Portraits of four people killed by police loom larger than life on Lafayette Street just south of downtown Nashville. But new occupants faced a choice: keep the mural in place and alter their renovation plans, or remove it and risk alienating the community.
The portraits first went up shortly after police killed George Floyd and Breonna Taylor. Nashville artist Charles Key walked up to the boarded up windows of the vacant Cee Bee Food store and started to paint.
“This was my form of protest in a certain way,” he says. “I did the pictures in red, white and blue colors to really just say this is America, we are part of America.”
The portraits are close-ups more than 6 feet tall, and their solemn eyes stare out over the street. The faces of Floyd and Taylor are recognizable around the world. And they’re alongside two young Black men killed by police here in Nashville — Jocques Clemmons and Daniel Hambrick.
“I really wanted to reflect and show the injustice here, in your own backyard,” Key says.
This mural in particular is special to him, but Key knew better than to get attached to it.
“New owners could come, buildings get torn down,” he says. “We always have that notion that this is basically temporary. If you asked anyone they’d say, ‘Enjoy it while you have it.’ ”
Key thought it might be the end for the mural when he drove past and noticed construction on the building.
That was the same worry Jay W had. He lives nearby on Lewis Street.
“Although this may be important to the community,” he says, “it might not be as important to the person that’s moving into the community.”
Project Return is moving in. It’s a Nashville based re-entry program that helps connect hundreds of formerly incarcerated people to jobs every year.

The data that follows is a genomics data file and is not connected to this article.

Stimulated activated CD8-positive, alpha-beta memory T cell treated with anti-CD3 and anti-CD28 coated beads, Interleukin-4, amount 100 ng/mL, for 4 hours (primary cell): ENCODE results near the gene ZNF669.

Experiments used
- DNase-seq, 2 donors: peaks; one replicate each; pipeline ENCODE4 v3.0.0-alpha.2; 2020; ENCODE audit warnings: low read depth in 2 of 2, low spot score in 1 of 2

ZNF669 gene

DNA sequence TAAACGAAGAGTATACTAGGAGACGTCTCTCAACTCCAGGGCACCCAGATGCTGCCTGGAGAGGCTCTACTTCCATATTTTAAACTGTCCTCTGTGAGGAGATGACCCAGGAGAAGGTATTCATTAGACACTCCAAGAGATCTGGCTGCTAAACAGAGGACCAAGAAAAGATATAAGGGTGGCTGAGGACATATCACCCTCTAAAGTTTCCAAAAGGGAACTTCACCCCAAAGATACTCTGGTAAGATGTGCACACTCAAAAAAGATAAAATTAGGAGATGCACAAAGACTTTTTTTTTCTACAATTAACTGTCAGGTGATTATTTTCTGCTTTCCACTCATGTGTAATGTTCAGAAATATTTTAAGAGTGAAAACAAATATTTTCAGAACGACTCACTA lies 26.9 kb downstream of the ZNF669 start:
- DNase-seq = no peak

CEO Bettie Kirkland says once they leased the building, they planned to take the mural down and relocate it to a nearby church. The former grocery store hardly has any windows, and the mural covers up a large swath.
“On the brink of dismantling the mural and relocating it on another street, we backed out of that decision,” Kirkland says.
She told the designers to find a new way to let light in. But the decision wasn’t as simple as that — it also had to do with the message these portraits send.
“Personally, I think they create a demand for change,” she says. “And we line up with that. We don’t want people to experience violence at the hands of police. We don’t want to see Black Nashvillians disproportionately swept into prison.”
It seems Project Return has made a good first impression by keeping the mural. But now it’s all about the long game.
Jay W points out J.C. Napier Homes right across the street. Project Return occupies what was once a convenient grocery store for everyone — but now it will hold a program that will mostly serve a specific group of people.
With the watchful eyes of the mural as his backdrop, he pulls Kirkland aside to say so.
“What happens here needs to be able to serve the whole community,” he says, “and not just selected members of the community.”
Kirkland nods, and says her nonprofit has been visiting Napier to cater suppers and build relationships and trust.
She says that while moving in Project Return is trying to be respectful of what was here before them. That includes the mural, and their new neighbors.
Correction: This story originally misstated Project Return’s ownership role for their new office space. The nonprofit is leasing the building.